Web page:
Greece will send some of its Patriot defense missiles to Saudi Arabia under a program involving the US, Britain and France, the government spokesman said earlier this week.
Athens will deploy the missiles at Saudi Arabia’s cost “to protect critical energy infrastructure,” government spokesman Stelios Petsas told reporters.
“The deployment contributes to energy security, promotes our country as a factor of regional stability and strengthens our ties to Saudi Arabia,” Petsas said, adding that talks on the move began in October.
He did not give a date for the deployment.
The US, Britain and France are part of the same initiative and Italy is likely to join, the spokesman said.
“As a defensive system, this constitutes no threat to other countries in the area,” Petsas said.
Petsas said that “around 130 personnel” would accompany the missiles.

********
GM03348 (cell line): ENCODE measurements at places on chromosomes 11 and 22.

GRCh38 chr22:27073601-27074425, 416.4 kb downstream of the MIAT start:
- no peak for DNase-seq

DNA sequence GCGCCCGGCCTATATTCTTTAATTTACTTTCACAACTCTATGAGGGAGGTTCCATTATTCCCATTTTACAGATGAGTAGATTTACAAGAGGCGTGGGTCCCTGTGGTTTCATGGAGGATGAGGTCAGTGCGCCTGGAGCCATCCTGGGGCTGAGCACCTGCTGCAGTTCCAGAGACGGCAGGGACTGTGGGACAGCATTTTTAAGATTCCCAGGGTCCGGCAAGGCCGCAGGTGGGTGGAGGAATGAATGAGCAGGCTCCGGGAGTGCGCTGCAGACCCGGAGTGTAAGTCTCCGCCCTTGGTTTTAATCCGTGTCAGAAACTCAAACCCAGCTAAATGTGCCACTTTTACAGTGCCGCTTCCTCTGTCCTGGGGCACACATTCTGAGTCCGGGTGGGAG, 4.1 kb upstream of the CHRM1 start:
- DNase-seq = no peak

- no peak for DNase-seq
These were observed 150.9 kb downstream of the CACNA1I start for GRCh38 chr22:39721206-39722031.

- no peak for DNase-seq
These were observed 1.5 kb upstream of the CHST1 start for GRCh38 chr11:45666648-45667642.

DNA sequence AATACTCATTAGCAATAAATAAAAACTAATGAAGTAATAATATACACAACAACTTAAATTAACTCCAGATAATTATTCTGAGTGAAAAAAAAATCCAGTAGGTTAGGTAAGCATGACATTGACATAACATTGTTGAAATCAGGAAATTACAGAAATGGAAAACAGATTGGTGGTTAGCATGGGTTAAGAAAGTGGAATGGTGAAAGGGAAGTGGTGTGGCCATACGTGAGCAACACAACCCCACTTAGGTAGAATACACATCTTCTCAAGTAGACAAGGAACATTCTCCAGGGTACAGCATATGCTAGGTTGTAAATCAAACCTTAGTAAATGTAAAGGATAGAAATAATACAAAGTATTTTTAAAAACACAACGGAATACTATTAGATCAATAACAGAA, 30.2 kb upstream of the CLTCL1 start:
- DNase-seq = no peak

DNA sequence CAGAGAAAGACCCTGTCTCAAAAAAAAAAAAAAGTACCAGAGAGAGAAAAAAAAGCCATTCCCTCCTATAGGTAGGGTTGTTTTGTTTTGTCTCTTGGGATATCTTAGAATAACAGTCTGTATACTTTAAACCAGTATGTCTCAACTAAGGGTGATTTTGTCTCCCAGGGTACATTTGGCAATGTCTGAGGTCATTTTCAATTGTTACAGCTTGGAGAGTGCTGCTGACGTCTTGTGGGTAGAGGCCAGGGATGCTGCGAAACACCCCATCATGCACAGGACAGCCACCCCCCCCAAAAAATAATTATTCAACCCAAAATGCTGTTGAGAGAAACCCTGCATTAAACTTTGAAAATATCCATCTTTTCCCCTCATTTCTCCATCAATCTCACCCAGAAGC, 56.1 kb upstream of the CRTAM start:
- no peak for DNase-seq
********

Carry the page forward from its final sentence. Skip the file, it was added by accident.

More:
“This would be a Greek military presence outside the Mediterranean for the first time in decades,” leftist Eurodeputy Dimitris Papadimoulis tweeted in January.
The announcement came as Greek Prime Minister Kyriakos Mitsotakis was on a Middle East tour for investment talks with the governments of Saudi Arabia and the United Arab Emirates (UAE). He visited Riyadh on Monday and Abu Dhabi on Tuesday.
During his visit to Saudi Arabia, both countries signed a Memorandum of Understanding (MoU) for cooperation in the field of satellites and its applications, the Saudi Press Agency (SPA) reported.
The MoU was co-signed by the Acting Chief Executive Officer of the Saudi Space Authority Dr. Abdulaziz Al Al-Sheikh, and Greek Deputy Foreign Minister Kostas Fragogiannis.